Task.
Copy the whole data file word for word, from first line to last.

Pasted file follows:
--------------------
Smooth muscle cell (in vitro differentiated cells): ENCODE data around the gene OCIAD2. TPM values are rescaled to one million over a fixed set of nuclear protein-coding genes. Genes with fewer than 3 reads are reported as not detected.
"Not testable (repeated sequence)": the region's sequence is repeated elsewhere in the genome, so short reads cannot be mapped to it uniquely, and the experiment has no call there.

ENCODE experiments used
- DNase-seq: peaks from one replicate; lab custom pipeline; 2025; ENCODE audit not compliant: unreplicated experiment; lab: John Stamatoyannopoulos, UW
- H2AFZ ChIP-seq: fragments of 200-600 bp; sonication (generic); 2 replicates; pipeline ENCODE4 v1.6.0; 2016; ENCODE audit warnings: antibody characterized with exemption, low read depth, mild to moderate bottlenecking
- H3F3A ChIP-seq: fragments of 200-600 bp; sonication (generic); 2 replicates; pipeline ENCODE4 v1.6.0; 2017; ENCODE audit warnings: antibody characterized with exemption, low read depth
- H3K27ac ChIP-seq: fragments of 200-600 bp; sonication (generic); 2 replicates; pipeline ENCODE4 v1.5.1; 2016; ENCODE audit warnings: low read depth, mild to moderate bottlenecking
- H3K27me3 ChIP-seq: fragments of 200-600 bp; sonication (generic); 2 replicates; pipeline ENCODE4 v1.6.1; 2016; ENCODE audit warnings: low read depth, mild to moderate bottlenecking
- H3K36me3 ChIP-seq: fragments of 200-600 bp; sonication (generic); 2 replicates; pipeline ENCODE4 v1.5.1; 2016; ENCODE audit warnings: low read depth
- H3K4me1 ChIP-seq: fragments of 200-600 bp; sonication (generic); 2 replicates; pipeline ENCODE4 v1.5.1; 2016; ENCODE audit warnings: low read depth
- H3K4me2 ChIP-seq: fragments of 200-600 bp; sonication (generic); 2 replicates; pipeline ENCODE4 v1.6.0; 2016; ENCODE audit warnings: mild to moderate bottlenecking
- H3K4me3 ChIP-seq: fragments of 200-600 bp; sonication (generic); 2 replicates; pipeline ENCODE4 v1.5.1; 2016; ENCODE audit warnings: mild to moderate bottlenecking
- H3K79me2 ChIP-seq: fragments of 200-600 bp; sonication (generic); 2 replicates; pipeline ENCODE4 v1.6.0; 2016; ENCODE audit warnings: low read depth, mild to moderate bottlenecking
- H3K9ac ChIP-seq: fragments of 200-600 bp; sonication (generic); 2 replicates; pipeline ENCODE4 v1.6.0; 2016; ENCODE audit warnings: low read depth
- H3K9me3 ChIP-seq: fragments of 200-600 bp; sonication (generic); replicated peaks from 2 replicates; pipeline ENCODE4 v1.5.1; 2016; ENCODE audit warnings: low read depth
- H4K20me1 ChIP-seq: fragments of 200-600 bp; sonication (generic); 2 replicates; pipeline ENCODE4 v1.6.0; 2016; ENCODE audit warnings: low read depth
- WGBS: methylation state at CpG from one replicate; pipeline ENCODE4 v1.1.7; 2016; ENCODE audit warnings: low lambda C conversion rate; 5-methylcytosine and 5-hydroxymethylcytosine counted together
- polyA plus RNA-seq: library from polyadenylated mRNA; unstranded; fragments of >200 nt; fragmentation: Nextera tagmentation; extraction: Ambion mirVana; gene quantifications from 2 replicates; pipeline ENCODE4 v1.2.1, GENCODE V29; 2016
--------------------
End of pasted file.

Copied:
Smooth muscle cell (in vitro differentiated cells): ENCODE data around the gene OCIAD2. TPM values are rescaled to one million over a fixed set of nuclear protein-coding genes. Genes with fewer than 3 reads are reported as not detected.
"Not testable (repeated sequence)": the region's sequence is repeated elsewhere in the genome, so short reads cannot be mapped to it uniquely, and the experiment has no call there.

ENCODE experiments used
- DNase-seq: peaks from one replicate; lab custom pipeline; 2025; ENCODE audit not compliant: unreplicated experiment; lab: John Stamatoyannopoulos, UW
- H2AFZ ChIP-seq: fragments of 200-600 bp; sonication (generic); 2 replicates; pipeline ENCODE4 v1.6.0; 2016; ENCODE audit warnings: antibody characterized with exemption, low read depth, mild to moderate bottlenecking
- H3F3A ChIP-seq: fragments of 200-600 bp; sonication (generic); 2 replicates; pipeline ENCODE4 v1.6.0; 2017; ENCODE audit warnings: antibody characterized with exemption, low read depth
- H3K27ac ChIP-seq: fragments of 200-600 bp; sonication (generic); 2 replicates; pipeline ENCODE4 v1.5.1; 2016; ENCODE audit warnings: low read depth, mild to moderate bottlenecking
- H3K27me3 ChIP-seq: fragments of 200-600 bp; sonication (generic); 2 replicates; pipeline ENCODE4 v1.6.1; 2016; ENCODE audit warnings: low read depth, mild to moderate bottlenecking
- H3K36me3 ChIP-seq: fragments of 200-600 bp; sonication (generic); 2 replicates; pipeline ENCODE4 v1.5.1; 2016; ENCODE audit warnings: low read depth
- H3K4me1 ChIP-seq: fragments of 200-600 bp; sonication (generic); 2 replicates; pipeline ENCODE4 v1.5.1; 2016; ENCODE audit warnings: low read depth
- H3K4me2 ChIP-seq: fragments of 200-600 bp; sonication (generic); 2 replicates; pipeline ENCODE4 v1.6.0; 2016; ENCODE audit warnings: mild to moderate bottlenecking
- H3K4me3 ChIP-seq: fragments of 200-600 bp; sonication (generic); 2 replicates; pipeline ENCODE4 v1.5.1; 2016; ENCODE audit warnings: mild to moderate bottlenecking
- H3K79me2 ChIP-seq: fragments of 200-600 bp; sonication (generic); 2 replicates; pipeline ENCODE4 v1.6.0; 2016; ENCODE audit warnings: low read depth, mild to moderate bottlenecking
- H3K9ac ChIP-seq: fragments of 200-600 bp; sonication (generic); 2 replicates; pipeline ENCODE4 v1.6.0; 2016; ENCODE audit warnings: low read depth
- H3K9me3 ChIP-seq: fragments of 200-600 bp; sonication (generic); replicated peaks from 2 replicates; pipeline ENCODE4 v1.5.1; 2016; ENCODE audit warnings: low read depth
- H4K20me1 ChIP-seq: fragments of 200-600 bp; sonication (generic); 2 replicates; pipeline ENCODE4 v1.6.0; 2016; ENCODE audit warnings: low read depth
- WGBS: methylation state at CpG from one replicate; pipeline ENCODE4 v1.1.7; 2016; ENCODE audit warnings: low lambda C conversion rate; 5-methylcytosine and 5-hydroxymethylcytosine counted together
- polyA plus RNA-seq: library from polyadenylated mRNA; unstranded; fragments of >200 nt; fragmentation: Nextera tagmentation; extraction: Ambion mirVana; gene quantifications from 2 replicates; pipeline ENCODE4 v1.2.1, GENCODE V29; 2016